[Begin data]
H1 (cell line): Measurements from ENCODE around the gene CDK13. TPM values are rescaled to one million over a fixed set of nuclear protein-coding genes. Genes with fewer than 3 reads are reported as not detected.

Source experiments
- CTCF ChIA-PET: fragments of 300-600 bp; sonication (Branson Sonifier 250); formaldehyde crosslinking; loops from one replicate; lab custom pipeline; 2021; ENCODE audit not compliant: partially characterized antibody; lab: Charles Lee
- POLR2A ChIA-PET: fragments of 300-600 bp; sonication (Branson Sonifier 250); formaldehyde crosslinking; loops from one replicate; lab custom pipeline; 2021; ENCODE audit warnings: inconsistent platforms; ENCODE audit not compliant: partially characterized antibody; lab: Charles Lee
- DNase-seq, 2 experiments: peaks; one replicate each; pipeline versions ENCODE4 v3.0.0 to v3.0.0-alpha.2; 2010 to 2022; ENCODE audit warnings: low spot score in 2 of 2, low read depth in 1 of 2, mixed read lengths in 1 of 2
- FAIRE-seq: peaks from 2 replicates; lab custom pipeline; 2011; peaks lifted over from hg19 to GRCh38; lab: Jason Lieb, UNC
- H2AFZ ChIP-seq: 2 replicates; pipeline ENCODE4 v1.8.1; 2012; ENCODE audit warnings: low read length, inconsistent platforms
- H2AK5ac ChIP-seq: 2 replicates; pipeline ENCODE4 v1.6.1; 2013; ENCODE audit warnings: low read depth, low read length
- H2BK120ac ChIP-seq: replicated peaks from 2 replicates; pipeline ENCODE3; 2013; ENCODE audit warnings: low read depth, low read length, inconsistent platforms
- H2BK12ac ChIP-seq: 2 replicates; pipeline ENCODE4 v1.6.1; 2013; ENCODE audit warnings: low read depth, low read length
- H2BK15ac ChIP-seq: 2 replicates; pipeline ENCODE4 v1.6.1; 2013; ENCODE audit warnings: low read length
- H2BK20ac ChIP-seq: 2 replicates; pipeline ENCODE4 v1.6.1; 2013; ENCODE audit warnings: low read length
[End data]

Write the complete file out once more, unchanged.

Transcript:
H1 (cell line): Measurements from ENCODE around the gene CDK13. TPM values are rescaled to one million over a fixed set of nuclear protein-coding genes. Genes with fewer than 3 reads are reported as not detected.

Source experiments
- CTCF ChIA-PET: fragments of 300-600 bp; sonication (Branson Sonifier 250); formaldehyde crosslinking; loops from one replicate; lab custom pipeline; 2021; ENCODE audit not compliant: partially characterized antibody; lab: Charles Lee
- POLR2A ChIA-PET: fragments of 300-600 bp; sonication (Branson Sonifier 250); formaldehyde crosslinking; loops from one replicate; lab custom pipeline; 2021; ENCODE audit warnings: inconsistent platforms; ENCODE audit not compliant: partially characterized antibody; lab: Charles Lee
- DNase-seq, 2 experiments: peaks; one replicate each; pipeline versions ENCODE4 v3.0.0 to v3.0.0-alpha.2; 2010 to 2022; ENCODE audit warnings: low spot score in 2 of 2, low read depth in 1 of 2, mixed read lengths in 1 of 2
- FAIRE-seq: peaks from 2 replicates; lab custom pipeline; 2011; peaks lifted over from hg19 to GRCh38; lab: Jason Lieb, UNC
- H2AFZ ChIP-seq: 2 replicates; pipeline ENCODE4 v1.8.1; 2012; ENCODE audit warnings: low read length, inconsistent platforms
- H2AK5ac ChIP-seq: 2 replicates; pipeline ENCODE4 v1.6.1; 2013; ENCODE audit warnings: low read depth, low read length
- H2BK120ac ChIP-seq: replicated peaks from 2 replicates; pipeline ENCODE3; 2013; ENCODE audit warnings: low read depth, low read length, inconsistent platforms
- H2BK12ac ChIP-seq: 2 replicates; pipeline ENCODE4 v1.6.1; 2013; ENCODE audit warnings: low read depth, low read length
- H2BK15ac ChIP-seq: 2 replicates; pipeline ENCODE4 v1.6.1; 2013; ENCODE audit warnings: low read length
- H2BK20ac ChIP-seq: 2 replicates; pipeline ENCODE4 v1.6.1; 2013; ENCODE audit warnings: low read length